Naan is a South Asian flatbread – naan just means bread – and the type most often seen in the global north is typical to parts of India. It’s traditionally cooked in a tandoor, a cylindrical oven (and many Indian or other South Asian restaurants in Europe/America will make it in a tandoor). Using a pan is obviously not authentic, but it’s as close as you can get without a proper oven.
I’ve been making naan (with varying success) since I was just little. It’s one of the easiest breads to make, and turns out well at home using a frying pan. I make it all the time to have with curry, red lentil patties, just with hummus, or whatever.
Even if you’re completely unfamiliar with making yeast-leavened breads at home, you can make still make this easy spelt flatbread. Only one rising period, no baking, no complicated shaping. This is great for beginners.
This vegan version uses olive oil instead of ghee and works well for a dairy-free diet. Use either light or whole grain spelt depending on how soft you want the end result to be.
Ingredient Notes and Substitutions
- Spelt flour: use light for the most tender flatbread, or go up to 100% wholegrain for a more nutritious option. Plain white flour can be substituted for the spelt. Regular whole wheat flour is harder than spelt, so I don’t recommend going over 50%. Other ancient grains like einkorn and khorasan wheat can be used.
- Yeast: there is no substitute for yeast, unless you want to use sourdough starter. For sourdough, make the same dough as my sourdough pizza dough, and then roll out and fry as instructed here.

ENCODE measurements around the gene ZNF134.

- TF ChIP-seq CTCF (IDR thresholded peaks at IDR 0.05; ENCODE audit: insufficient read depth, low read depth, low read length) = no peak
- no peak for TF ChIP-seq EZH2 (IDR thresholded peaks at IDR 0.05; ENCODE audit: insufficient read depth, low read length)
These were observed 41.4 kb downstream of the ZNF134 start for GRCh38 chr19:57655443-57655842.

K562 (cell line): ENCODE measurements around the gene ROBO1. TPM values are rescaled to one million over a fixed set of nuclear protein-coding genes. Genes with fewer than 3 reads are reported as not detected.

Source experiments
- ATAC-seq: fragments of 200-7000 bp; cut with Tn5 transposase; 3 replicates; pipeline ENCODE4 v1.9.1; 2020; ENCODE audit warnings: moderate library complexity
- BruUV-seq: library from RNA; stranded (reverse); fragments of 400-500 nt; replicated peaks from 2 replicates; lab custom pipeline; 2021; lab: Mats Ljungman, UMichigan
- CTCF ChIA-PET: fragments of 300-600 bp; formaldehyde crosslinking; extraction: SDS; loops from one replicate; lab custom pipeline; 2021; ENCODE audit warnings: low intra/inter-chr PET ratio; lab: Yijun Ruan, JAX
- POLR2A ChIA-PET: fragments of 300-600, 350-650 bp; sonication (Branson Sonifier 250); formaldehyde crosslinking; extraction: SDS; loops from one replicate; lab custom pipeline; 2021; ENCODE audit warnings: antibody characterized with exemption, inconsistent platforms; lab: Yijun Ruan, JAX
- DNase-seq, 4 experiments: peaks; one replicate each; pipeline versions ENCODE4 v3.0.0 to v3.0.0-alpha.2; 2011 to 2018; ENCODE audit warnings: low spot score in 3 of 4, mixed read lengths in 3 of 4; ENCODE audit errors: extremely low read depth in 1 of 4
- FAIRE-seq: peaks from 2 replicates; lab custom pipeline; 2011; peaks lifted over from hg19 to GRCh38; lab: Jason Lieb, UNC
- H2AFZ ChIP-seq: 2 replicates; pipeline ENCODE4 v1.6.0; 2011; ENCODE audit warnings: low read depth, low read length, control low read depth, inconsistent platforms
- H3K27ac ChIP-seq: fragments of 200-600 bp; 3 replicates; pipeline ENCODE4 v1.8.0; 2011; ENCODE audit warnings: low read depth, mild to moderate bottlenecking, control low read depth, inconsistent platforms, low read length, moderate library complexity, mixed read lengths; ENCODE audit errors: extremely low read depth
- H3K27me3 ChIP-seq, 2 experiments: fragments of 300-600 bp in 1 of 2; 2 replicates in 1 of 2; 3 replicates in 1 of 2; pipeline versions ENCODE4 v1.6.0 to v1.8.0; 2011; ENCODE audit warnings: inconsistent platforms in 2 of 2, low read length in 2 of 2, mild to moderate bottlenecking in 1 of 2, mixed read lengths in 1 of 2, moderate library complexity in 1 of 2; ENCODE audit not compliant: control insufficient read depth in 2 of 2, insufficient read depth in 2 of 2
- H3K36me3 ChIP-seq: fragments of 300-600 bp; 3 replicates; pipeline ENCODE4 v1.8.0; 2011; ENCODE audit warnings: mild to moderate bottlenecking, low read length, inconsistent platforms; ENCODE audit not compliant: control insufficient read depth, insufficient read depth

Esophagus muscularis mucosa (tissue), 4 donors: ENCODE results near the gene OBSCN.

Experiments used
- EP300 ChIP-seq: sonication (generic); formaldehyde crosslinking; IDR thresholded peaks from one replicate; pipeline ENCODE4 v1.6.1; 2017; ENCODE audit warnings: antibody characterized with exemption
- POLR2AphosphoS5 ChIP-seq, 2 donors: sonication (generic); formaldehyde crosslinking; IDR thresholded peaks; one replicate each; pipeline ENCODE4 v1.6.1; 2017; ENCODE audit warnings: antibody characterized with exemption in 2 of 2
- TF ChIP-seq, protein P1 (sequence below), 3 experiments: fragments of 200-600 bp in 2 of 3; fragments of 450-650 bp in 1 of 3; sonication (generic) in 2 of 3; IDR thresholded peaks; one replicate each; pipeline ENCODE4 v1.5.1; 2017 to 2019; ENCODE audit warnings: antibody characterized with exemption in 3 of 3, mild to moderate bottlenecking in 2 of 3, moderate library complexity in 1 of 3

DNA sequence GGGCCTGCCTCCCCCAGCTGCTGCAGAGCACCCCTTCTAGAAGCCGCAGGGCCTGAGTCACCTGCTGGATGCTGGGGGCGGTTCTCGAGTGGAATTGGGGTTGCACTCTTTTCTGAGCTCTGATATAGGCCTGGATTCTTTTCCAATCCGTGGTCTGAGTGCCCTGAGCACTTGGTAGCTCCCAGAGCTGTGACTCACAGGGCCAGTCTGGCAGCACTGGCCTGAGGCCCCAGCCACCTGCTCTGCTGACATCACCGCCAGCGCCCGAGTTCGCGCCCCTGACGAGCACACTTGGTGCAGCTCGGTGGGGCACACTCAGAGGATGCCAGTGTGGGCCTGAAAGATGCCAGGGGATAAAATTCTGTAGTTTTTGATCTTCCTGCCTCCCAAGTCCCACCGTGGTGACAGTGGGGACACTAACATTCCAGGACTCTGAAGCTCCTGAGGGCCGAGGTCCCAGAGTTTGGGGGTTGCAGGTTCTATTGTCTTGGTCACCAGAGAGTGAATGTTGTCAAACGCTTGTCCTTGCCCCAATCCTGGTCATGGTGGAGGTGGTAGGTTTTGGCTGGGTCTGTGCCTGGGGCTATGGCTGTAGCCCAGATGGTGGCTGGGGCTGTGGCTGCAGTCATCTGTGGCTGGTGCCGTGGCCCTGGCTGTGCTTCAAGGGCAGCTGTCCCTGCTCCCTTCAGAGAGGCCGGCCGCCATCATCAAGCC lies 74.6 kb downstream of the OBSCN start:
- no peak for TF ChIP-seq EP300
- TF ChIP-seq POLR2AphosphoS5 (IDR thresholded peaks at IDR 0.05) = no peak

- Olive oil: I find that olive oil makes for the best texture when frying, but it does have a tendency to splatter, so be careful or use a guard.
Since the dough only needs one rising period, it’s ready from start to finish in about an hour and a half, and easy enough for beginners to make. Follow the instructions carefully and you’ll have perfect naan the first time and every time.
1. Mix the yeast: add water, sugar, and yeast to a mixing bowl and bloom the yeast.
2. Mix the dough: add the remaining water, oil, salt, and flour, and mix into a shaggy dough.
3. Knead: mix in the remaining flour, then knead into a soft, stretchy dough.
4. Rise: set aside to rise until doubled, about an hour.
5. Divide: portion the dough into 12 balls and set aside.
6. Roll and cook: roll each ball into a very thin oval, then cook in a frying pan. Serve hot.
My trick for really good vegan naan at home is liberal amounts of olive oil in the frying pan and adding a little salt to each side as you cook it. Not the healthiest, I know, but I was told to add more sodium to my diet to help with black spots and lightheadedness and have embraced that wholeheartedly – if you follow a low-sodium diet, perhaps avoid this step.
This recipe makes a big batch, about a dozen pieces, and if you don’t want to have lots left over then I’d recommend reducing by half. It’s best fresh, but still pretty good on day two, so don’t make more than you think you can eat in two days.
Looking for something similar with no yeast? Try these spelt tortillas or sweet potato flatbread, or go with socca for a GF option. I have a sourdough naan recipe over at Baked, too, if you prefer to use starter.
Try adding different herbs and spices to the mix to change things up. There’s a garlic naan in my cookbook that’s great, or try adding cumin seeds, nigella, finely chopped parsley, and so on.
Make Ahead and Store
Make Ahead: the dough can be frozen after rising – this is great if you just want to cook half – and thawed to use later. Freeze in an airtight container, thaw in the refrigerator overnight, then roll out and cook as usual.
Storage: naan is best the day it’s cooked, but can be stored in a sealed container at room temperature for a couple of days.